Supreme Court Drops Final Ruling On Trump Ballot Issue

The United States Supreme Court has made a landmark ruling regarding former President Donald J. Trump’s eligibility to run for another term. The court unanimously decided that states cannot bar Mr. Trump from running for president again, dismissing a challenge from Colorado that could potentially remove him from ballots nationwide.

Although the justices provided different justifications for their decision, they all agreed that states cannot prohibit presidential candidates based on a constitutional provision known as Section 3 of the 14th Amendment. This provision prohibits individuals who have engaged in insurrection from holding office. The court’s ruling did not take a position on whether Mr. Trump had been involved in an insurrection, as determined by Colorado courts.

While four justices believed that the court’s decision should have ended there, the majority, consisting of five justices, took a more expansive approach. In an unsigned opinion, they stated that Congress must take action to enforce Section 3 and determine who is disqualified under the provision. They emphasized that Congress, not the states, holds the responsibility for implementing Section 3 against federal officeholders and candidates.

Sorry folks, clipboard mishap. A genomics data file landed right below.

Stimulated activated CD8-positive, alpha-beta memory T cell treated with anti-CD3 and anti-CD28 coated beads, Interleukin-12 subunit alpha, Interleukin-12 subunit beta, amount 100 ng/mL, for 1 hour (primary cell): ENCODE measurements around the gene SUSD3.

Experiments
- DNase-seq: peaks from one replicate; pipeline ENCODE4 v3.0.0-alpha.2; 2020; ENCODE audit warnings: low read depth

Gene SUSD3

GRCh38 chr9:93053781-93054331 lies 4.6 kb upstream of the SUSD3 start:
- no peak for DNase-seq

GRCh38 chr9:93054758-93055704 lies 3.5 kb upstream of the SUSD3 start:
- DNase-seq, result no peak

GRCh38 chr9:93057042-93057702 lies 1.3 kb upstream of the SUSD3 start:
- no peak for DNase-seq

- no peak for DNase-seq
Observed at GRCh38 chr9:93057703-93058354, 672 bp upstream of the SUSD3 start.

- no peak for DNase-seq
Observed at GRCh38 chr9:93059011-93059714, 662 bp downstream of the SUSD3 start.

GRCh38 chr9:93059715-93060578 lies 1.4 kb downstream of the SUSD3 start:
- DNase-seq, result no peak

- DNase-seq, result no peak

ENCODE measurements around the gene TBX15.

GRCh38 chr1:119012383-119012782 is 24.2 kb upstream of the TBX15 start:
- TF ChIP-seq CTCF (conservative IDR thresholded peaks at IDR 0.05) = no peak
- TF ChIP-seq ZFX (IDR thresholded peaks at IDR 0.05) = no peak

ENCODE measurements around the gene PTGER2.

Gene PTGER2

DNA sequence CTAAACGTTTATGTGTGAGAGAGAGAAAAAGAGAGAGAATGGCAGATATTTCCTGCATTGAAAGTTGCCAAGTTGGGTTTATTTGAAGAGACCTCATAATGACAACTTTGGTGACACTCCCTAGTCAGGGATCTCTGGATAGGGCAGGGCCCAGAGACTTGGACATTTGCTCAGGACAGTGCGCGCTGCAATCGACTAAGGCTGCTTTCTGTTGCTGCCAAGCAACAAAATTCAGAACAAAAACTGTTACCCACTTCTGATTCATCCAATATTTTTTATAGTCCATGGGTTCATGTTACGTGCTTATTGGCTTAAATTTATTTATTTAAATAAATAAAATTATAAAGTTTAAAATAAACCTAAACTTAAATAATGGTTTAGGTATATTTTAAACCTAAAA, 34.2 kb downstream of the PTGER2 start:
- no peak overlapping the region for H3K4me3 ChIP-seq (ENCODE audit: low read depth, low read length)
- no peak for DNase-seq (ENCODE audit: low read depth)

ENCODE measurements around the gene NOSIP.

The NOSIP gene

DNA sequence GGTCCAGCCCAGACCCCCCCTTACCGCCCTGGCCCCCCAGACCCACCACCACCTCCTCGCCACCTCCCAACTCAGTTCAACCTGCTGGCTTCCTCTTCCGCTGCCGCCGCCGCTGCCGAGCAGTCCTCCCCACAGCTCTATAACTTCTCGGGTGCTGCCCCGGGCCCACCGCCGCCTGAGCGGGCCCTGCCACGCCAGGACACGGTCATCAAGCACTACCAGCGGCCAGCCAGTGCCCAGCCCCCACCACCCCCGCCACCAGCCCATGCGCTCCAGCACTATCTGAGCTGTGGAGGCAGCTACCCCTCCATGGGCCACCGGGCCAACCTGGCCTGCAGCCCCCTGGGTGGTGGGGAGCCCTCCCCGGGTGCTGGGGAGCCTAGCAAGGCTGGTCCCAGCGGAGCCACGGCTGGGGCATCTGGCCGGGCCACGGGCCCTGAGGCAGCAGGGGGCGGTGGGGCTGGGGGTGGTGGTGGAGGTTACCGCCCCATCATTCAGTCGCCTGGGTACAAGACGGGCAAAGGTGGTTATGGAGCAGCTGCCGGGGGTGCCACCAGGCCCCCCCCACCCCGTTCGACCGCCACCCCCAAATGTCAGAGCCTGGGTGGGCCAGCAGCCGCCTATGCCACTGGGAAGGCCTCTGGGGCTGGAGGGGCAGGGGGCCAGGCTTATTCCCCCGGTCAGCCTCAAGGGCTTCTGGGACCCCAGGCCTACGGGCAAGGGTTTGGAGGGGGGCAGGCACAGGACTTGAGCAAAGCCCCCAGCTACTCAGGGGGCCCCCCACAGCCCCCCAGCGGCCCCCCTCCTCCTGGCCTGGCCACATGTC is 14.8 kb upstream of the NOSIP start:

The court’s decision was rushed, just one day before the Super Tuesday primaries in Colorado and nationwide. In a departure from usual protocol, the court did not announce in advance that it would issue an opinion; instead, it posted the decision on its website without taking the bench.

This ruling is the most significant decision by the Supreme Court regarding a presidential election since the famous Bush v. Gore case in 2000. It carries immense implications for future presidential candidates, as it clarifies the parameters set by the 14th Amendment regarding eligibility.

Former President Trump expressed satisfaction with the outcome, noting that the ruling is relevant to him and future presidents. The court’s three liberal members, however, expressed frustration with what they perceived as unnecessary judicial overreach. In a joint concurring opinion, they criticized the majority for attempting to shield the court and Mr. Trump from potential controversies in the future.

Interestingly, an earlier version of the decision indicated a more significant divide between the majority and the liberal justices. A closer examination of the decision’s history suggests that the joint concurring opinion was originally a partial dissent attributed to Justice Sotomayor. This implies that the final product resulted from a compromise, allowing all nine justices to present a united front on a narrower issue. Nevertheless, the liberal justices strongly criticized the breadth of the majority opinion.